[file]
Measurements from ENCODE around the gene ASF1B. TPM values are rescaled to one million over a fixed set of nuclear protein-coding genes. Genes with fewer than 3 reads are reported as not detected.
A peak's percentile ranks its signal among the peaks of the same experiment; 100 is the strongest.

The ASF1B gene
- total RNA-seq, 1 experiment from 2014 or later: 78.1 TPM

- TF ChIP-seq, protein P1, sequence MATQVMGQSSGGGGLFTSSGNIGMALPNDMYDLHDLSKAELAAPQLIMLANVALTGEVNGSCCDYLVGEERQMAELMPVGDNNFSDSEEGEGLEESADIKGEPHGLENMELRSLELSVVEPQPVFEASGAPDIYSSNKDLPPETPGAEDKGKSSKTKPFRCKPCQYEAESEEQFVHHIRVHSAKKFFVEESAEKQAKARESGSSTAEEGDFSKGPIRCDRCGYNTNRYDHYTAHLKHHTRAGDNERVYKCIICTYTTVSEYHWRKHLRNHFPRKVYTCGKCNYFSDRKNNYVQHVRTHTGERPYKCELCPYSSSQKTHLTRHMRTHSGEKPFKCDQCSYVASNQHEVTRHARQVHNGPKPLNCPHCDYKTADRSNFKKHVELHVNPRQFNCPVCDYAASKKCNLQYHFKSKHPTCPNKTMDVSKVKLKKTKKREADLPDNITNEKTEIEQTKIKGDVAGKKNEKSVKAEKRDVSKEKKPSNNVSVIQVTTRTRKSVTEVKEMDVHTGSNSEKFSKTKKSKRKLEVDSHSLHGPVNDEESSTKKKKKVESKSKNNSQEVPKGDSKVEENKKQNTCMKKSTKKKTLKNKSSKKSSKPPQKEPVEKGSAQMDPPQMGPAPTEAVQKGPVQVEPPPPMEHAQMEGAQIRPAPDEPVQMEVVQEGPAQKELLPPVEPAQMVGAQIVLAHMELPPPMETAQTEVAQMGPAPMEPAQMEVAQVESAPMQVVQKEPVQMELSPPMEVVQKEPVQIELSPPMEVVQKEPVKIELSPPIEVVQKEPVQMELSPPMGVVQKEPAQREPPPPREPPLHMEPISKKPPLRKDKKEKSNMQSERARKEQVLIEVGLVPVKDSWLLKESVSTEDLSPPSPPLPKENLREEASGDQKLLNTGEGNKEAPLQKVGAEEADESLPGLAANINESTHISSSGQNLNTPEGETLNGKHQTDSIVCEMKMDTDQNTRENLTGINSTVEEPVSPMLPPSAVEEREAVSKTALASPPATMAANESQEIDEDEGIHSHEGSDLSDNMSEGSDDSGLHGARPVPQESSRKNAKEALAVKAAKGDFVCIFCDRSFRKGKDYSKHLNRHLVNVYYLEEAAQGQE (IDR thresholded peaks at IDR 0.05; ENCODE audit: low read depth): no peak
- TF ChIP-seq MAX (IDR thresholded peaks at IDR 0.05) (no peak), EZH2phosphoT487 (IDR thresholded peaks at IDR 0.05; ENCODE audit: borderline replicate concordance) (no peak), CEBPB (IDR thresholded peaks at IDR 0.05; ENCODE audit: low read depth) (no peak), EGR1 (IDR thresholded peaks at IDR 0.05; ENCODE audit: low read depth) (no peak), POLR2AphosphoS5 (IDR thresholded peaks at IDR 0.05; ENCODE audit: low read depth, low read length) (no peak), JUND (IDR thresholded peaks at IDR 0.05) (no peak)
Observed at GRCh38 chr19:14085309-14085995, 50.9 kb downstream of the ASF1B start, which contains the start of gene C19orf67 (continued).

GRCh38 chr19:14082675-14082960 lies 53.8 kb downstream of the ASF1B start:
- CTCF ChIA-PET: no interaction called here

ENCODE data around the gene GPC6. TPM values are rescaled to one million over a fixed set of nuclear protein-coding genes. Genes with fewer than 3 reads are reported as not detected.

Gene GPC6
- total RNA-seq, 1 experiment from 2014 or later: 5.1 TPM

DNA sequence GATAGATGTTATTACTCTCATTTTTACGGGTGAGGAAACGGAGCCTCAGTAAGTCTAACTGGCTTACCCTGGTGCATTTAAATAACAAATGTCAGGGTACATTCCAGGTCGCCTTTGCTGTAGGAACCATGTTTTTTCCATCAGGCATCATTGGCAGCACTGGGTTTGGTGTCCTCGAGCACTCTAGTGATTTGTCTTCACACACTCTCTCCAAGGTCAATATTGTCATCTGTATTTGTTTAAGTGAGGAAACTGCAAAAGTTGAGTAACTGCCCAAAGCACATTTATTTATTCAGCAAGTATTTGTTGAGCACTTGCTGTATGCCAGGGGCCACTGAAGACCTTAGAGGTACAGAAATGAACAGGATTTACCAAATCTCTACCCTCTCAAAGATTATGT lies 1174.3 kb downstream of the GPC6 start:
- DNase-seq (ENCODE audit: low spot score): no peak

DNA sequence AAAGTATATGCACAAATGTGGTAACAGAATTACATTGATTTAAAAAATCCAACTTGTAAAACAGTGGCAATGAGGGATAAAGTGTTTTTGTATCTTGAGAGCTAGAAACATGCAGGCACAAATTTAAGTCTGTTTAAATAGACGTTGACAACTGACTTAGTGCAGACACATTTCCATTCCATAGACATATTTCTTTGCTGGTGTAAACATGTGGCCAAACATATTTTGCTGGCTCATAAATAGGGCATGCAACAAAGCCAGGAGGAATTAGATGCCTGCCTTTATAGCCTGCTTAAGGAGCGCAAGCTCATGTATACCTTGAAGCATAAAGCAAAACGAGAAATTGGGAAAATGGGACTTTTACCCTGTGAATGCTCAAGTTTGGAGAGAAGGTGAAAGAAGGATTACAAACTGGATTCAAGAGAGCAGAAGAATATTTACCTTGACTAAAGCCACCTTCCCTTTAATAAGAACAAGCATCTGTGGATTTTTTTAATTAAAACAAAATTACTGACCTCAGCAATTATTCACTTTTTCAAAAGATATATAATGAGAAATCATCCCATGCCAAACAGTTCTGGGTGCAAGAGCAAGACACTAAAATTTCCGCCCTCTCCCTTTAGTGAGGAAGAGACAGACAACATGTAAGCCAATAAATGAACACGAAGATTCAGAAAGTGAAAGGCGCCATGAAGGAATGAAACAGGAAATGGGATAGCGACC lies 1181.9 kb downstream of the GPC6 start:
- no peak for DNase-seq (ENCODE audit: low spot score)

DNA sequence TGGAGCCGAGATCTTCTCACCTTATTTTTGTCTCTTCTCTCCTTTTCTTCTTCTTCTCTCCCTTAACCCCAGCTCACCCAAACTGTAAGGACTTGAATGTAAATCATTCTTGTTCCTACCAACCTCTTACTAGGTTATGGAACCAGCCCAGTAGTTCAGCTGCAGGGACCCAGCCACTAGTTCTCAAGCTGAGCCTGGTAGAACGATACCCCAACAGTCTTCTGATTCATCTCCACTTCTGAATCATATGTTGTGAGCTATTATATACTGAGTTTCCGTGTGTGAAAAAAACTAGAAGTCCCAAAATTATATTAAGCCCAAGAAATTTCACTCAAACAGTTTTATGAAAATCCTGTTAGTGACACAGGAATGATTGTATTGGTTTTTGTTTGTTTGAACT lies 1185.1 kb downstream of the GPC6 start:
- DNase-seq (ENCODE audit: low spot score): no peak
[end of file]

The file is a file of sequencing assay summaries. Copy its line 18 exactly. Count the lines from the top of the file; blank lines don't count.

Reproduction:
- DNase-seq (ENCODE audit: low spot score): no peak